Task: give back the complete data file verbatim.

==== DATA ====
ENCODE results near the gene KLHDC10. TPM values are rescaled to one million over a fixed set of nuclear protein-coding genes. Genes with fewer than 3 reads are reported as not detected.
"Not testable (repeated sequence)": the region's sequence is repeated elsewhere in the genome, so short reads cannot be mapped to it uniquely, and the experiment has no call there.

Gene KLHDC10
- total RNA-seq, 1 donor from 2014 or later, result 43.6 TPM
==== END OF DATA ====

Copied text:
ENCODE results near the gene KLHDC10. TPM values are rescaled to one million over a fixed set of nuclear protein-coding genes. Genes with fewer than 3 reads are reported as not detected.
"Not testable (repeated sequence)": the region's sequence is repeated elsewhere in the genome, so short reads cannot be mapped to it uniquely, and the experiment has no call there.

Gene KLHDC10
- total RNA-seq, 1 donor from 2014 or later, result 43.6 TPM